Liliana Lulgjuraj (right) of Rochester, Michigan, won first place in the 2021 edition of the Bauervic Foundation High School Essay Competition, a new contest presented jointly by the Mackinac Center and Northwood University and sponsored by the Charles M. Bauervic Foundation.
Isaac Yokom-Mcdonald of Cheboygan took second place in the inaugural event, while Alexandria “Lexie” Gibson (below) of Freeland won third place honors. The winners received cash prizes of $500, $200 and $100, respectively, as well as a commemorative medallion and certificate. All three also will receive a scholarship to the summer LAB (Learning About Business) camp at Northwood.
The Bauervic Foundation is a longtime supporter of the Mackinac Center and Northwood, focusing its contributions on educational programs for youth and emphasizing entrepreneurism and the free enterprise system. For more than 10 years, the foundation has supported an essay competition for college students at Northwood University and in 2020-2021 made a generous grant to the Mackinac Center to support a competition for high school students.
This year’s essay contest topic was: “During the COVID-19 pandemic the Michigan Governor made a number of emergency declarations. What were the impacts of the actions taken by the Governor on the Michigan economy?”
To help students tackle this subject, the Mackinac Center and Northwood hosted two virtual events featuring guest speakers on the state economy, the lockdown and best practices in economic research.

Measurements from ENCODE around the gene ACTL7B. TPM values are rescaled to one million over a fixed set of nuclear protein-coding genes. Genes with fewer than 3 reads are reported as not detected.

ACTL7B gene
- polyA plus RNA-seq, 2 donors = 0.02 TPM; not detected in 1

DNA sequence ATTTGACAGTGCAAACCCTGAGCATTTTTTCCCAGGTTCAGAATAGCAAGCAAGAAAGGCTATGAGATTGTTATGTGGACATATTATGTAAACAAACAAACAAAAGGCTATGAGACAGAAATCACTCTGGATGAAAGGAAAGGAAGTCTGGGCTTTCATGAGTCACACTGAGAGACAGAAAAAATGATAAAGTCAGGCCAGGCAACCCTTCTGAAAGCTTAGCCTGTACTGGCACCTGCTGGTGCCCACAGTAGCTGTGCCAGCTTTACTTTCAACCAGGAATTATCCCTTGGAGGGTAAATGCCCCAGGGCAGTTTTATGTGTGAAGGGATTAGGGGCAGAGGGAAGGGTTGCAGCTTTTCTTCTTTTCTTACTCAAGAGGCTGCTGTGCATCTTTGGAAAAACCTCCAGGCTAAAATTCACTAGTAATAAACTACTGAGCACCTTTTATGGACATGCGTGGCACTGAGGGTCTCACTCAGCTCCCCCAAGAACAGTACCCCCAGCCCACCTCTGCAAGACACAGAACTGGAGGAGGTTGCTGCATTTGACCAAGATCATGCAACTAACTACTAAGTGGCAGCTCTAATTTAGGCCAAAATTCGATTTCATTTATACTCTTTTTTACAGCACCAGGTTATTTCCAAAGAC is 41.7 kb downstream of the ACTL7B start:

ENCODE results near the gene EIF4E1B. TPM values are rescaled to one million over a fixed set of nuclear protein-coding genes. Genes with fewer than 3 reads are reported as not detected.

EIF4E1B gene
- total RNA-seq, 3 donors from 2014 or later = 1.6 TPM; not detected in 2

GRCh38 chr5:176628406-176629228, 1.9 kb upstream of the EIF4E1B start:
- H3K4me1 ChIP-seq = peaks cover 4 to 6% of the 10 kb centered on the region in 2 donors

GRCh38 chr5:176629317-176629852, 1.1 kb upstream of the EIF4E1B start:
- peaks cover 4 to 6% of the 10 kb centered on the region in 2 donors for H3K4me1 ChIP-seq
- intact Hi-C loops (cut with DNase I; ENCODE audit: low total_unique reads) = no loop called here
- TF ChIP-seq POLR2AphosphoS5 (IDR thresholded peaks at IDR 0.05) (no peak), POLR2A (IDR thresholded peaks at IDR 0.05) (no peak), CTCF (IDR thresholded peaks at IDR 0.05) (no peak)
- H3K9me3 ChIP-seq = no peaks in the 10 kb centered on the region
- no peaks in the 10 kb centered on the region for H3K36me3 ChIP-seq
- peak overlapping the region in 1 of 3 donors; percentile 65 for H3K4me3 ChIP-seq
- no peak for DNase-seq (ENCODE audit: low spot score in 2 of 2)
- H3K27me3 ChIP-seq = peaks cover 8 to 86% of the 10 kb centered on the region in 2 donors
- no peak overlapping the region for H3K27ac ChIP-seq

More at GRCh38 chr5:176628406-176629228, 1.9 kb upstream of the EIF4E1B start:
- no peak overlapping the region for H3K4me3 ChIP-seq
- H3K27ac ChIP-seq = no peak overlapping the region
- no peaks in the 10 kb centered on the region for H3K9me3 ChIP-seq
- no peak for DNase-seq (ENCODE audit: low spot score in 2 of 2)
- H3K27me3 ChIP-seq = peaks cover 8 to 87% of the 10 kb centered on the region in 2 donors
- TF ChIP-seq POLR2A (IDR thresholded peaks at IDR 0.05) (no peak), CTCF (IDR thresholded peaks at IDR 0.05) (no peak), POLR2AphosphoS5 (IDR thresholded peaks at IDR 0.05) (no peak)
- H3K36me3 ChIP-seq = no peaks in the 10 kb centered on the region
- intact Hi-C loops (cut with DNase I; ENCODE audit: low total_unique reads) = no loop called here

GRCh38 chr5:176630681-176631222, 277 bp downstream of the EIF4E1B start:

Lulgjuraj, a senior at Rochester High School, won first place with her essay describing the impact of the emergency declarations on small business.
“Small businesses are the backbone of the country, but they have not been treated as such during the pandemic. The cure became worse than the disease,” she wrote. Lulgjuraj saw this firsthand as her father worked to keep his restaurant open during the pandemic. He was able to do so, she said, but it has been difficult to find workers.
Yokom-Mcdonald also has felt the impact of COVID-19 in his personal life and community. A junior at Cheboygan Area High School, he lost his part-time job when the local youth center he worked at closed its doors due to the pandemic. In his essay, Yokom-Mcdonald analyzed unemployment, inflation and gross domestic product to determine if Michigan’s lockdown orders were excessive.
“I believe that in the event of another statewide emergency, pandemic or another catastrophe, it should be more up to local government to be involved in having a voice in state orders and executive actions,” he wrote.
Like her fellow winners, Gibson said that researching the economic impact of the emergency declarations was enlightening. A junior in the Seton Home Study program, Gibson said, “I always knew closing down businesses was not the right way to go about it; I didn’t know how badly it was affecting Michigan.”
Gibson wrote, “The big red letters spelling the word ‘closed’ are far too common on the doors of businesses throughout Michigan, as this state faces an outrageous amount of businesses closing.”
The Mackinac Center congratulates these winners and all of the participants in the competition.
“The winning essays embody the careful thought and rigorous research that is essential to advancing sound public policy and making life better for the people of Michigan,” said Michael J. Reitz, executive vice president of the Mackinac Center. “We are grateful to the Bauervic Foundation for making this event possible.”